Tip 21: Add A Draft Stopper To Your Busy Doors

draft stopper

If you’re losing warm air from the bottom of a door, weatherstripping may not be enough to help. For less than $20, you get a draft stopper that will help close those gaps and keep chilly drafts from seeping into your nicely-heated spaces.

Tip 22: Protect Entryways

All that water, snow, and mud can ruin your entryway floors. Place mats both inside and outside the door, along with boot trays inside the entryway. Make sure your mudroom or laundry area is ready with a place to dry wet jackets, hats, mittens and gloves.

Tip 23: Install Storm Windows and Doors

If you want added insulation on your doors and windows, remove and store all window screens and install glass storm windows. Storm windows create an insulating layer of air between your windows and the cold outside air. These also provide an added layer of protection against driving rain and snow during a heavy storm.

A cheaper alternative is putting a thin film of plastic on your windows. A simple film covering shrink wrap kit made for windows, can help improve your windows’ ability to retain heat by about 24%.

Tip 24: Reverse CEiling Fans

reverse ceiling fan

If you’ve never changed your ceiling fan’s direction before, get ready to be blown away. Fans typically rotate counterclockwise, which produces a cooling effect. However, when they’re rotated clockwise, they’ll push down the hot air, keeping your home warm. Most ceiling fans have a switch near the motor which changes the direction that your fan spins. Don’t forget to flip the switch back to a counterclockwise spin in the spring to continue saving energy year-round.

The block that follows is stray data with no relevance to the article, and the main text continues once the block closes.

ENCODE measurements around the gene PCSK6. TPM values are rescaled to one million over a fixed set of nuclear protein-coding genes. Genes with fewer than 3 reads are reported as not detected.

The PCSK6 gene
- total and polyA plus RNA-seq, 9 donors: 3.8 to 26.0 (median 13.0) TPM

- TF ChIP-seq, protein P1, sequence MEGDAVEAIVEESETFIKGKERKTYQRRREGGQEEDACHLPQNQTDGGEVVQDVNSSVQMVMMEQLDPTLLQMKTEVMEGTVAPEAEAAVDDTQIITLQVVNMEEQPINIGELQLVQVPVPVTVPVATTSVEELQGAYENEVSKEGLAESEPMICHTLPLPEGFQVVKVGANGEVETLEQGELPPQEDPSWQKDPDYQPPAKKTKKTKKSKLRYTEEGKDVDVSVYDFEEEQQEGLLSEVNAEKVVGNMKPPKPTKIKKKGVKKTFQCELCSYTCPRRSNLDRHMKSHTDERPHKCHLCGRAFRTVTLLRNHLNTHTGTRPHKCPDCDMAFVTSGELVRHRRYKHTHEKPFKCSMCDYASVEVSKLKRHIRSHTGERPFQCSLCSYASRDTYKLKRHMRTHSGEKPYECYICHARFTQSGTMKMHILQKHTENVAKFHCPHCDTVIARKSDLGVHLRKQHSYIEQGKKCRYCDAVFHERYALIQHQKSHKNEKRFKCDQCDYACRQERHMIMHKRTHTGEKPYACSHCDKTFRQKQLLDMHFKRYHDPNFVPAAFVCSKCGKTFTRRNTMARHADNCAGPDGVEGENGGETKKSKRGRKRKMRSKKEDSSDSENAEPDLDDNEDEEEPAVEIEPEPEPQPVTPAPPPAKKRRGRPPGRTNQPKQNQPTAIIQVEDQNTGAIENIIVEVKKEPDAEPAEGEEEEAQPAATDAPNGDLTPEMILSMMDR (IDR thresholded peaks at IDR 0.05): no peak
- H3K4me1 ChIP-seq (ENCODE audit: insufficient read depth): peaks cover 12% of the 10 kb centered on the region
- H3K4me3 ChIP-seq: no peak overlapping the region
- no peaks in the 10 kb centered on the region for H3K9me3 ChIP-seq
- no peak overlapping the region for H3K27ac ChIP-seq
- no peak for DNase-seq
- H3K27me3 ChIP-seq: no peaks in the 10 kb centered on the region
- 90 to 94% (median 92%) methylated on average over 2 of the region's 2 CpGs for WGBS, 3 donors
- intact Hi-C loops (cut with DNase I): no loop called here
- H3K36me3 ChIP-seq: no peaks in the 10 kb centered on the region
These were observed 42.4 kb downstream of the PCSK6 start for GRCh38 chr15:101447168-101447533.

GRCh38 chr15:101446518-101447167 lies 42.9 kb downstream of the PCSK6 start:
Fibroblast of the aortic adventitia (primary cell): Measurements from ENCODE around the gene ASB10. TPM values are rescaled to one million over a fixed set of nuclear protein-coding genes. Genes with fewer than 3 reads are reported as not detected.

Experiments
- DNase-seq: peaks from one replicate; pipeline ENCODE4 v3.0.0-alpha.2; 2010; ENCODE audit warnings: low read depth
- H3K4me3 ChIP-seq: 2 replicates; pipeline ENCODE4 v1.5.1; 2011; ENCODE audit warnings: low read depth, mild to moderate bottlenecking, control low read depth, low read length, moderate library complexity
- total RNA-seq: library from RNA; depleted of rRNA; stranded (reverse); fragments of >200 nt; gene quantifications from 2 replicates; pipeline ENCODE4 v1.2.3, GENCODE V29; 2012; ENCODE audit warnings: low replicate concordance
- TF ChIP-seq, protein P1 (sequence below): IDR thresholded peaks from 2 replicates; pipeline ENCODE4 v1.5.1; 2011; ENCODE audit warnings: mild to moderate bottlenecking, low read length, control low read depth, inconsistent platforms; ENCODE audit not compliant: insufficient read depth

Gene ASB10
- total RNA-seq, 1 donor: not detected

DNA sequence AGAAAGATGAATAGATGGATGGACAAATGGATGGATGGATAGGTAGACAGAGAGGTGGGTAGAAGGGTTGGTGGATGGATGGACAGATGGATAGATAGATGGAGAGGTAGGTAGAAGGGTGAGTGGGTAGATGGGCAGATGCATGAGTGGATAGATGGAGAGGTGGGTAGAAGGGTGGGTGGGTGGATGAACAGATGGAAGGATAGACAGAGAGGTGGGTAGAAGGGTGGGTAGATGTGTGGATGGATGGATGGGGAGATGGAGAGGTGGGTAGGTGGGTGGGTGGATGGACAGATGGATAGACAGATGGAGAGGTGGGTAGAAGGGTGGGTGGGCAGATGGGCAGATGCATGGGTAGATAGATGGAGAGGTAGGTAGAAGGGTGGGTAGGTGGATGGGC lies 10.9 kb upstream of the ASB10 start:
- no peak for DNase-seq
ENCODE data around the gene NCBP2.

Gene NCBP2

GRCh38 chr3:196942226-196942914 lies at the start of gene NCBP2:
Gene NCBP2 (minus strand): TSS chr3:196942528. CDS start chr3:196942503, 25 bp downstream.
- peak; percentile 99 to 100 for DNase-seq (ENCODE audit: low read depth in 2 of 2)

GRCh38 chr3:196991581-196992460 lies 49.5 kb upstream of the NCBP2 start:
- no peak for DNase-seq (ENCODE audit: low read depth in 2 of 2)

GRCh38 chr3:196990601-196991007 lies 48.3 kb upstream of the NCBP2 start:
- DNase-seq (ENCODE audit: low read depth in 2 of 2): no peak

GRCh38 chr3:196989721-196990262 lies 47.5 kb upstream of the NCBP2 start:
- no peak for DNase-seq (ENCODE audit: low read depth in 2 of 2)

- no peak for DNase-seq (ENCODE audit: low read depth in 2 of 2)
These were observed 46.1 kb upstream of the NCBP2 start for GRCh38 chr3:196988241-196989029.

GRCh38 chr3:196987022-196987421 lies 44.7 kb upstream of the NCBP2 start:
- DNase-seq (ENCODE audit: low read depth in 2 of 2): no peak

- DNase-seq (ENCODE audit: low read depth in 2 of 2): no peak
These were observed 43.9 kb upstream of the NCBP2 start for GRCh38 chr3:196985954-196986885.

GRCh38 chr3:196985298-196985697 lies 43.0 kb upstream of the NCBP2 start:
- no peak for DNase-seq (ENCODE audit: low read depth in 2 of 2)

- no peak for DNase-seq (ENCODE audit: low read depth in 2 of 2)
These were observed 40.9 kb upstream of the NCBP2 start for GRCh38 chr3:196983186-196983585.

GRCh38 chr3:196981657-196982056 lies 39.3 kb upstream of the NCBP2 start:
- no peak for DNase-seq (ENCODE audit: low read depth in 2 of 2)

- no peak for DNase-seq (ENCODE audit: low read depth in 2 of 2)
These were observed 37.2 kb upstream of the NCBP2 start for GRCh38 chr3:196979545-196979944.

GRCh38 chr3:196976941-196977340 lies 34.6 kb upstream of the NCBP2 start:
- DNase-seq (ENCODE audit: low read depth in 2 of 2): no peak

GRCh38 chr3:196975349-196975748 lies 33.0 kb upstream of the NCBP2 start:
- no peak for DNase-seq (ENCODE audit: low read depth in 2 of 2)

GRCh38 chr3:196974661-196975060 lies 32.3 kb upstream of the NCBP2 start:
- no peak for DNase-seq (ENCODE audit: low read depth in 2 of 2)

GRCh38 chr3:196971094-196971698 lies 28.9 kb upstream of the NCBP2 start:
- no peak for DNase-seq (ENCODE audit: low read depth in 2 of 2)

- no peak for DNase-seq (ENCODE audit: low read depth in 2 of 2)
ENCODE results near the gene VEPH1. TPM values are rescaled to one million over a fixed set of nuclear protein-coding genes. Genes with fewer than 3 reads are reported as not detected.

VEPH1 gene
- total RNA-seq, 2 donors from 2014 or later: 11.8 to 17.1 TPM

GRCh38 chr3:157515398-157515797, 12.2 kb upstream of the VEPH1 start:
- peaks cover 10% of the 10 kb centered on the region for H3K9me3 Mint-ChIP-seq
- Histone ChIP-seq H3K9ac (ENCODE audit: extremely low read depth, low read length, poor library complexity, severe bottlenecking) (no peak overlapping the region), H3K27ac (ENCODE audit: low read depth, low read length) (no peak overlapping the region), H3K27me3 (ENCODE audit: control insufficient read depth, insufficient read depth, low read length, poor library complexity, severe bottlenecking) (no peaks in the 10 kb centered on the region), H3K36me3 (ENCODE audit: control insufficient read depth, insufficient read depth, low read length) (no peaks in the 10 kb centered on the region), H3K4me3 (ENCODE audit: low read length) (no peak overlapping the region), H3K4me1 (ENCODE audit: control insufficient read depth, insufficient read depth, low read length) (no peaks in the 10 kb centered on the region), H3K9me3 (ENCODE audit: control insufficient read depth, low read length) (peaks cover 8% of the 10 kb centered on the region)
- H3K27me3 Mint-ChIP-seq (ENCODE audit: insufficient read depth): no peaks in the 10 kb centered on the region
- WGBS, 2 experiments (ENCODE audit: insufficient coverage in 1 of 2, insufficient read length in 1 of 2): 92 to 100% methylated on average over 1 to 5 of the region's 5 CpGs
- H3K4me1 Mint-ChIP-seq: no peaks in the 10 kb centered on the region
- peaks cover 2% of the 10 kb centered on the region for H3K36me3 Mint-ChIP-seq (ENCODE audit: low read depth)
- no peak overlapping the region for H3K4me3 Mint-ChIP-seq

Tip 25: Add A Smart Thermostat

As the weather shifts towards cold and we start to depend on our home heating systems, it’s a good idea to invest in a smart thermostat. Smart thermostats automatically lower the temperature when you’re asleep or away and let you control the heat from your phone to ensure you’ll be coming home to a warm environment, without wasting energy heating an empty house. 

More Tips to Get Your Home Ready For Winter

Tip 26: Prepare For A Power Outage

Heavy snow will down power lines and cause power outages several times during the winter season in the Denver area, so make sure you’re prepared with a survival kit. Your survival kit should include water, non-perishable food, a flashlight with extra batteries, first-aid supplies, a battery operated smart phone charger and plenty of warm clothes.

Consider purchasing a generator to keep heat and lights on during prolonged winter power outages.

Tip 27: Prepare For Snow Removal

snow removal

Dig out the snow blower, change the spark plug and oil and fire it up. Make sure it’s ready before the big one hits. If it’s not, then get it repaired now. Move your snow shovels near the door so they are ready to go. Also stock up on salt, ice melt or sand.

Tip 28: Protect patio Furniture

If you have room, store your outside furniture in a shed, garage or basement. If you don’t have room, keep your patio furniture safe from the elements by covering your pieces with a heavy tarp. Make sure you wait until a clear, warm day to cover it so you don’t trap moisture on it.

Tip 29: Protect pots

Your clay and porcelain planters can crack during the cold and wet weather Empty the pots, or make sure the soil is dry and keep them covered, or take the pots in for the winter.

Tip 30: Store Seasonal Tools

store garden tools

Store all of your seasonal tools such as rakes, pruning shears and garden shovels inside a garage or shed way from the elements. You can use a light coating of vegetable oil to help prevent rust.

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About the Author

Nathan Hart, CRS, ABR, PSA, e-PRO
Nathan Hart, CRS, ABR, PSA, e-PRO

I have been a REALTOR in the Denver area for almost 25 years. Through continuing education and extensive real world experience, I have become an expert in the real estate field. Blog posts give me an opportunity to share my knowledge and insights.

If you or somebody you know is thinking about becoming a buyer or a seller, remember, I am never too busy for you or your referrals.